Jordan Foils Plot by IS to Bomb Civilian and Military Targets

AMMAN (Reuters) -
Officers of the Jordanian public security department stand guard in the northern city of Irbid, Jordan, March 2, 2016, where a manhunt conducted by Jordanian security forces resulted in the killing of several Islamist militants. REUTERS/ Muhammad Hamed
Officers of the Jordanian public security department stand guard in the northern city of Irbid, Jordan, Wednesday, where a manhunt conducted by Jordanian security forces resulted in the killing of several Islamist terrorists. (Reuters/Muhammad Hamed)

Jordan said on Wednesday it had thwarted a plot by Islamic State terrorists to blow up civilian and military targets in the country.

A statement carried by the state news agency Petra said security forces had located the terrorists, who were carrying suicide belts, in a hideout in the northern city of Irbid near the border with Syria.

Jordanian security forces also killed seven Islamist terrorists overnight in the northern border city of Irbid, a security source said, in one of the country’s largest sweeps in years against hardline sleeper cells.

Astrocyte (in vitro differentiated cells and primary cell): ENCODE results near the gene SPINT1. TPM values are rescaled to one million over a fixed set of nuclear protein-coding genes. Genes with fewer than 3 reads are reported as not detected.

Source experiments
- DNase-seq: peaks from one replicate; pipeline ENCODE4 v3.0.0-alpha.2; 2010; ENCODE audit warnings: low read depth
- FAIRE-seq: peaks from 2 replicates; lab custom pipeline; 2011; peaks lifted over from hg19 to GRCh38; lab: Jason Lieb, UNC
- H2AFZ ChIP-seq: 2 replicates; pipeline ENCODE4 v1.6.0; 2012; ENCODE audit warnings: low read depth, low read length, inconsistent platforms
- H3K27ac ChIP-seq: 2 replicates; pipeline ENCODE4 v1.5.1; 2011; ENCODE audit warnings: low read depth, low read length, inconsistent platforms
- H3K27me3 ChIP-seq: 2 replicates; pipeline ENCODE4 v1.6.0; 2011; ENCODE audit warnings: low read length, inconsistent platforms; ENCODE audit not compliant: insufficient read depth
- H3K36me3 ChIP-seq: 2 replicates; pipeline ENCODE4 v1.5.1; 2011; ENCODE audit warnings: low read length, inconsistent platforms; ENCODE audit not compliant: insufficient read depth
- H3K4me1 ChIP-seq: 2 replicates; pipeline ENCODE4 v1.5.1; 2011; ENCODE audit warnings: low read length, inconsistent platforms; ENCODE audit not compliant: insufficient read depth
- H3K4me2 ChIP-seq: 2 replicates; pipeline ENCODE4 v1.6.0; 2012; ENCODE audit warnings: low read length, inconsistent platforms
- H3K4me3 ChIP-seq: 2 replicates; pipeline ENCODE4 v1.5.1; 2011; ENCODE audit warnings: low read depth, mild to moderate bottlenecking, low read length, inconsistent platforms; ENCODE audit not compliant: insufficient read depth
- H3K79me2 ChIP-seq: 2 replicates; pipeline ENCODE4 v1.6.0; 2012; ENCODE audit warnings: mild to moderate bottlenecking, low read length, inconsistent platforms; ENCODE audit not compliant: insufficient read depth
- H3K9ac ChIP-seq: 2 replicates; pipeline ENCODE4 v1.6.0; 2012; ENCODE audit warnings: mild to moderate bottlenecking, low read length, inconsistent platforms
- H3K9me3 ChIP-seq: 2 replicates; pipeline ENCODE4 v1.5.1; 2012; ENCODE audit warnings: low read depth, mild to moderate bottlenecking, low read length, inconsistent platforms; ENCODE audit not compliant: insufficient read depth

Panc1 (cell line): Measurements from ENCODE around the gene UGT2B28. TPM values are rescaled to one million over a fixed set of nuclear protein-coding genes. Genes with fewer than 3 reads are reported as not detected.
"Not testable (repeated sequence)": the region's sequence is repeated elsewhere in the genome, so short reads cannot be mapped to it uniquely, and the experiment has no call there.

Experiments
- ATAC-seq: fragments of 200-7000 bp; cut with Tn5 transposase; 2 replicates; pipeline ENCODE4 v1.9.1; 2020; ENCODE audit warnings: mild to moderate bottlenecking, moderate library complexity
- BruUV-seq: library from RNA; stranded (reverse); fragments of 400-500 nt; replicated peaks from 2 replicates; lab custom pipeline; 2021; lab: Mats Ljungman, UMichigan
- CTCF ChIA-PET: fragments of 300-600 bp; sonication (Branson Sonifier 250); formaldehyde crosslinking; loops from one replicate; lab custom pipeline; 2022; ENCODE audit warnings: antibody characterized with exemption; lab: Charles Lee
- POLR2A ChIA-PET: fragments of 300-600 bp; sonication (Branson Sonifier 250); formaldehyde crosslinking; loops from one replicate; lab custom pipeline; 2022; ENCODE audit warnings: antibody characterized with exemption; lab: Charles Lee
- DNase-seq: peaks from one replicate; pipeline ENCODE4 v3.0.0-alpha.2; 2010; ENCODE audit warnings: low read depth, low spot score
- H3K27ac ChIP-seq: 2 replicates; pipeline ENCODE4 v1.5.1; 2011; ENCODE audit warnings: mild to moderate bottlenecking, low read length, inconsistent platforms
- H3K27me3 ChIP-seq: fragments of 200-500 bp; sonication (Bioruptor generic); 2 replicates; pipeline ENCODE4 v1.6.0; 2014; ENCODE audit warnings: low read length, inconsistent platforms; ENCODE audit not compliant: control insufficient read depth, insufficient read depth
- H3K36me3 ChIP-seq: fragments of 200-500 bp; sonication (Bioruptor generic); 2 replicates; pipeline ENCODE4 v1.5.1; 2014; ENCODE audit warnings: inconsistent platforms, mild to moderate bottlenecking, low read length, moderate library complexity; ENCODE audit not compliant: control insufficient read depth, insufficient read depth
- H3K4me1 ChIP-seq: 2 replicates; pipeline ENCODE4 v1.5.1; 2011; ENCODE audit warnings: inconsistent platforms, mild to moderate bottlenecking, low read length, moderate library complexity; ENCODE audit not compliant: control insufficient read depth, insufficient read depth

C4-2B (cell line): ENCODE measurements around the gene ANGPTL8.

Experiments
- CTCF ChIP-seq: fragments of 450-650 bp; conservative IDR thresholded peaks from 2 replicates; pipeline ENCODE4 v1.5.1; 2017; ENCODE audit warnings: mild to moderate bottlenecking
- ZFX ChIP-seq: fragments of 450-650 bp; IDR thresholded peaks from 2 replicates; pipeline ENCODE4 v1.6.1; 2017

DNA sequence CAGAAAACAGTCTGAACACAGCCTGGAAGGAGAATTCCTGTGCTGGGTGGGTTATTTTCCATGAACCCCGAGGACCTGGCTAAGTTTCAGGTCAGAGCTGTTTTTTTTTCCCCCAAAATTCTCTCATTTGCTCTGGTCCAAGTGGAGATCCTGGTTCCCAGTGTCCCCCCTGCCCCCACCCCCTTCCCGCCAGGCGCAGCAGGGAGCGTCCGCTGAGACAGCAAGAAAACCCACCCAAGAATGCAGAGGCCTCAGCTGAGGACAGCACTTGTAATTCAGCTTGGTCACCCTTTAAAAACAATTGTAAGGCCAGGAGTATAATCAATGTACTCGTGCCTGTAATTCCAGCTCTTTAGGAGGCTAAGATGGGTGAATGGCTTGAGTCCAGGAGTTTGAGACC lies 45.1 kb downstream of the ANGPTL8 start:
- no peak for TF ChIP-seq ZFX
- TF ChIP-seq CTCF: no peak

One Jordanian police officer was also killed in the operation, which two security sources said targeted mainly members of the Islamic State group. At least 30 suspects were rounded up.

Dozens of special forces clashed with terrorists holed up near a Palestinian refugee camp in the center of the city, which is close to the Syrian border, the first source said.

The manhunt began on Tuesday night and ended at dawn, according to officials.

Jordan has tried and sentenced dozens of people, mostly Jordanians, who have returned from Syria, some of whom were recruited by Syria’s al-Qaida offshoot Nusra Front or Islamic State terrorist groups.

In a tighter crackdown on followers of radical Islamist groups since last year, it has also arrested dozens of sympathizers who show support for terrorist groups on social media.

Jordan’s King Abdullah, a U.S. ally who has safeguarded his country’s peace treaty with Israel, has been among the most vocal among regional leaders voicing alarm about the threat from Islamic State, which has taken territory in Syria and Iraq.

Jordan’s military has conducted sorties against Islamic State hideouts in Syria.

Since the civil war erupted in Syria in 2011, hundreds of Jordanians have joined Sunni terrorist groups fighting against President Bashar al-Assad’s rule.

Hundreds of thousands of Syrians have meanwhile fled across the border and are now living in Jordan, some in refugee camps.